Communities of colour bore brunt of post-9/11 surveillance excesses: Report
The post-9/11 increase in mass surveillance was carried out covertly, frequently bypassing constitutional and legal safeguards, and has imposed significant burdens on communities of colour, according to a new report from the Costs of War project at Brown University’s Watson Institute.
The report, titled Total Information Awareness: The High Costs of Post-9/11 US Mass Surveillance and released on Tuesday, says that although the term "mass surveillance" is typically associated with government monitoring, it now encompasses a diverse blend of federal organisations, local law enforcement, private enterprises and ordinary citizens.
The report highlights the overwhelmingly vast and intricate structure established to support post-9/11 surveillance, pointing out its lack of governmental transparency and the challenges in estimating its financial implications.
“Our ever-expanding surveillance systems have acquired an aura of inevitability, which organisers and regulators struggle against,” Jessica Katzenstein, a postdoctoral fellow at Harvard University and the National Science Foundation, said in a press release.
“Yet this normalisation is not itself inevitable, but has instead been underwritten in large part by the loosened regulations, heightened fear, racism, xenophobia, and flow of funding sanctioned in the post-9/11 era.”
According to the report, in the months after 9/11, the mass trauma of the attacks produced domestic support for expanding US surveillance systems.
Much of the expansion, though, was done in secret, “often in violation of the Constitution and US law”.
Communities of colour
While post-9/11 domestic mass surveillance affected all Americans, certain communities bore the brunt of suspicion, including people of Middle Eastern and South Asian descent.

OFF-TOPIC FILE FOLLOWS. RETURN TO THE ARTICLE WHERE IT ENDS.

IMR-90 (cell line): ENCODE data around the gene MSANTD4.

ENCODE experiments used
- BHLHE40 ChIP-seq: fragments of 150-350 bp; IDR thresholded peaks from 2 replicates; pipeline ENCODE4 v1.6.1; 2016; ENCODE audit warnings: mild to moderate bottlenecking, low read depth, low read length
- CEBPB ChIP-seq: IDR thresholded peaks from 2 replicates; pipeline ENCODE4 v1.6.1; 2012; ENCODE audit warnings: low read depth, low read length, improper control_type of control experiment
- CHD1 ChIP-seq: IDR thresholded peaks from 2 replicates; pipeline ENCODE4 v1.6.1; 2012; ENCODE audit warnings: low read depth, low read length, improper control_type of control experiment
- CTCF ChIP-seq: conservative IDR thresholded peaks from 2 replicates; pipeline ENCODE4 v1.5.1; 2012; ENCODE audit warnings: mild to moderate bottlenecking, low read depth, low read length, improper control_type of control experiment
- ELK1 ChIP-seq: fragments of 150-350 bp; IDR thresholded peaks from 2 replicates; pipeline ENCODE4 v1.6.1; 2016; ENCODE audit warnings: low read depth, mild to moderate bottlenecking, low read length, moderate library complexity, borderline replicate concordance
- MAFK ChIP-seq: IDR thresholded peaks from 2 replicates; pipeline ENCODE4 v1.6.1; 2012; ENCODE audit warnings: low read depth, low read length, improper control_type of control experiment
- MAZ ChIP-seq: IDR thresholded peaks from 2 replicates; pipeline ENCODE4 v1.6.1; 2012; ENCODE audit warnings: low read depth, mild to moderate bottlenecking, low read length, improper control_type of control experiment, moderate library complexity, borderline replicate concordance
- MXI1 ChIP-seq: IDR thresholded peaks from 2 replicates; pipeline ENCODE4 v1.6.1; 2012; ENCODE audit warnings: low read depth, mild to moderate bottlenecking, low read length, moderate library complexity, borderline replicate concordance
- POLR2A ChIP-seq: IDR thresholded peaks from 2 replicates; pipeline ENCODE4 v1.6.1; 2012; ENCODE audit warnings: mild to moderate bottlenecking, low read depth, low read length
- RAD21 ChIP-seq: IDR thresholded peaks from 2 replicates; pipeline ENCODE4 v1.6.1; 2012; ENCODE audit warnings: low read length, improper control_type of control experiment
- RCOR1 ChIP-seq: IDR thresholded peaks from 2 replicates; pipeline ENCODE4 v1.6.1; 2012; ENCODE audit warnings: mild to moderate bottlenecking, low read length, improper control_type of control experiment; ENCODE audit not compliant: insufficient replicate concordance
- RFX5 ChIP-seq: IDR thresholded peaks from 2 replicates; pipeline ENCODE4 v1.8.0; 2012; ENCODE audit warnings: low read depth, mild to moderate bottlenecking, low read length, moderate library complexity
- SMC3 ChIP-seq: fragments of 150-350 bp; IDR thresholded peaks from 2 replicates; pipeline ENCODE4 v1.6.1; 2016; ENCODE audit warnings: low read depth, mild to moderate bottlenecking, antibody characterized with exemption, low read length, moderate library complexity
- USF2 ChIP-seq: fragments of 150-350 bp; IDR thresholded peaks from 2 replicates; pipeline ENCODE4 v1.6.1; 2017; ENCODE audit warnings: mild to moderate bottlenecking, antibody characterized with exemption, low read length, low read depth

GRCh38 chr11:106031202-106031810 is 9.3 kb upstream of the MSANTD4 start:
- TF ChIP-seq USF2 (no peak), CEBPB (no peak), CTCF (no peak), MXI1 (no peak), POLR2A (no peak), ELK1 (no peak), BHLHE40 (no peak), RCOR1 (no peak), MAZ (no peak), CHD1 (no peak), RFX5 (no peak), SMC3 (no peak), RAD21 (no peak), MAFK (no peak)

"The immigration system clamped down on both documented and undocumented migration under the auspices of defending the homeland from malicious incursion,” the report read.
"People (mis)racialised as Muslim and Arab, immigrants and asylum seekers, racial justice and labour organisers, and other intersecting racialised and gendered groups have borne the brunt of these costs.”
The report further suggests that the post-9/11 state's emphasis on targeting racialised groups might have left it inadequately equipped to tackle the growing threat of white supremacist violence.
Establishing institutions and technologies designed to monitor large-scale activities as well as intricate details of personal lives has expanded the authority of law enforcement and businesses.
This expansion has often been challenging to roll back or even properly supervise.
“The expansion of post-9/11 mass surveillance has been cloaked in secrecy, with untold harms to communities of colour, civil liberties, and all of our privacy,” Stephanie Savell, the co-director of the Costs of War project, said.
According to the report, the impact of post-9/11 mass surveillance is vast and difficult to measure fully, even though the US government has poured billions, if not trillions, into it.
“The government has rarely been able to demonstrate that such funding, and all its attendant opportunity costs, has created public safety at a scale that merits the expense."
The report argues that the costs of mass surveillance must be measured in terms of people being taken from their families and homes, stifled speech, dampened social justice movements, and fear.
“Meanwhile, we are prioritizing funding these programs over addressing true societal needs like education, healthcare, and reducing poverty. It’s time for a reckoning with - not an expansion of - post-9/11 surveillance programs.”
The yearly US intelligence budget saw an increase from roughly $40bn in the late 1990s to $80bn by 2020. According to the report, public funds have also been squandered through opportunistic profiteering, wastage, fraud, and misconduct.
For example, five years after its inception, the Department of Homeland Security was identified as having managed contracts that went over budget, faced delays, or were scrapped, amounting to $15bn in excesses.